Lower Thames Crossing (LTC) project builds bridges amongst teams with an intranet based on Microsoft 365

Published on July 21, 2020

Highways England maintain and build the roads that carry 35% of England’s total traffic by volume and connect the country’s major cities. A current Highways England scheme is the Lower Thames Crossing (LTC), a transportation infrastructure project with a budget between £5.3 billion and £6.8 billion

(US$6.63 billion and US$8.5 billion) designed to benefit the Lower Thames area east of London. When finished, 23.3 kilometres (14.5 miles) of new roads, 50 new bridges and viaducts, and two 4.3-kilometre (2.5-mile) tunnels beneath the River Thames—which will be the third-widest such tunnels in the world—will route heavy-goods vehicles from the southeast English ports directly into London from the east.

This massive undertaking began in 2017 as a joint venture amongst three individual companies and 200 staff. When the construction phase begins, the workforce will balloon to 14,000 people. By the time the project ends in 2027, all these people will have gone. Given this extraordinary situation, Colin Shedden, IT architect and operations manager of a five-person LTC team for Highways England, had to find a way to communicate, collaborate, and preserve institutional knowledge in the face of a 40% turnover rate.

To do that, he turned to Microsoft 365.

Starting from scratch…

Before Microsoft 365, LTC didn’t have an intranet. In fact, there was no common platform of any kind. The LTC scheme was effectively built for purpose, and the people involved in the project brought their technology with them from their parent organisations. LTC’s technology team consisted of just five people whose primary task was to keep the lights on. “There was no budget for technology,” notes Shedden. “People are coming with their own laptops—everything is BYOD. Everyone uses his or her parent company’s calendar and email.” A common intranet that the entire project team could use would help keep everyone on the same page.

…with unique challenges

However, LTC is unique in that people constantly rotate on and off the project from their parent companies and partner organisations based on their expertise and the phase the project is in. This entirely task-oriented culture makes getting people up to speed a challenge. The other challenge was preserving knowledge when people rotated off the project. A common intranet was one part of the solution for LTC; the other part was Microsoft Teams.

“Some of our people work for member companies; others rotate in, perform their stated task, and then rotate out. There’s not much time to acclimatise. You have to get up to speed, get the resources you need, and get to work almost instantly,” says Shedden. All these teams are producing and updating project-specific artefacts, from environmental impact statements and soil analyses to archaeological inventories and construction blueprints. The staff must be able to change these materials in real time, and the materials must be accessible across the LTC project, even when the people who created them have long since rotated off the project.

LTC need to maintain institutional knowledge across teams despite high turnover. Staff need to publish updates quickly that are visible across the project, and LTC have to avoid lost productivity.”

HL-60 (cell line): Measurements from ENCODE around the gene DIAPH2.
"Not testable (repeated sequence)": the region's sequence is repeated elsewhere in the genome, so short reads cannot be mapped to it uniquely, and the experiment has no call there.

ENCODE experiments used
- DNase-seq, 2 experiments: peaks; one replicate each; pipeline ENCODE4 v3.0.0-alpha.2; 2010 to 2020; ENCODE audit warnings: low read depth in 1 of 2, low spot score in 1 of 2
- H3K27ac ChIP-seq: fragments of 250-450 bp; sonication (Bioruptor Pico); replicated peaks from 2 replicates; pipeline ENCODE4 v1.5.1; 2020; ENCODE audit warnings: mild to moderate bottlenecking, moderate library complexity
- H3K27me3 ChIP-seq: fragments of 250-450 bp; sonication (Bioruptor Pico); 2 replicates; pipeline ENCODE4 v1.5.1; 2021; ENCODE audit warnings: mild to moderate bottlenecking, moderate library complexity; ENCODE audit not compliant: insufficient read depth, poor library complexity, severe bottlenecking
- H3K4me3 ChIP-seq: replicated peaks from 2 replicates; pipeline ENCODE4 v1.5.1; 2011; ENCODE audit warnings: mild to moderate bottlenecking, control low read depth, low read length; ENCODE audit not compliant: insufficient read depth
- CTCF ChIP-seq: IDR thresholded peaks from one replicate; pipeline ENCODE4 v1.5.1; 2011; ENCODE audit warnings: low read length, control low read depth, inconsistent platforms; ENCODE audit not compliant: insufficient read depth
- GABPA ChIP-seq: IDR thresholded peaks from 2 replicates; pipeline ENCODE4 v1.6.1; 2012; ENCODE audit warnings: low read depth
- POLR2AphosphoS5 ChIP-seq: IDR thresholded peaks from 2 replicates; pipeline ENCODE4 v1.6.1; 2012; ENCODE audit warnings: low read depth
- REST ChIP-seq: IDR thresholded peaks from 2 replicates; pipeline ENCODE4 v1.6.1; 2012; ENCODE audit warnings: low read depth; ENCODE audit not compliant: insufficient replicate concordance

— Wes Hackett, CTO, Addin365

High-pressure requirements

Collaboration and communication were vital for LTC’s success. For example, the initial phase of the LTC project culminated with the development consent order (DCO). This 150,000-page planning permission document required collaboration amongst nearly 30 people to coordinate multiple county governments and nongovernmental organisations as well as determining the sites for major high-pressure gas mains and high-voltage electricity cables. With no LTC-specific email or intranet and staff coming from many different organisations outside Highways England, lost productivity, lost documents, and overlap loomed.

The LTC scheme is a high-pressure, high-profile effort, with deadlines having been agreed upon long before the project’s start. Any failure to hit a deadline can cost thousands—or even millions—of pounds.

Shedden knew that the intranet would have to be lightweight, agile, and able to support high turnover:

“When the project started in 2017, there were about 200 people. In 2020, there are 750 people. When construction begins, numbers will surge to 3,000 to 4,000 office staff working across approximately 20 compounds and another 10,000 construction workers.”

To help build this centralised communication and tools hub, Shedden turned to Suzy Dean and Wes Hackett of Addin365 to discuss LTC’s requirements. “LTC need to maintain institutional knowledge across teams despite high turnover. Staff need to publish updates quickly that are visible across the project, and LTC have to avoid lost productivity,” says Hackett.

SharePoint helps LTC adapt

Shedden and his team already used Microsoft 365 internally, so building an intelligent intranet based on SharePoint and capitalising on the collaboration features in Teams were easy choices. “With Microsoft 365 technologies, we could create an intranet that’s agile and easily migrate the content we’d already created,” says Shedden.

People just need to know how to do their jobs. That’s the biggest part of our SharePoint-based intranet.”

– Colin Shedden

By requiring all team members to use Teams and the intelligent intranet based on SharePoint, Shedden ensured that staff could:

  • Collaborate in real time.
  • Access common reference material.
  • Store project artefacts, such as videos and images.
  • Democratise news and information for the whole team to see.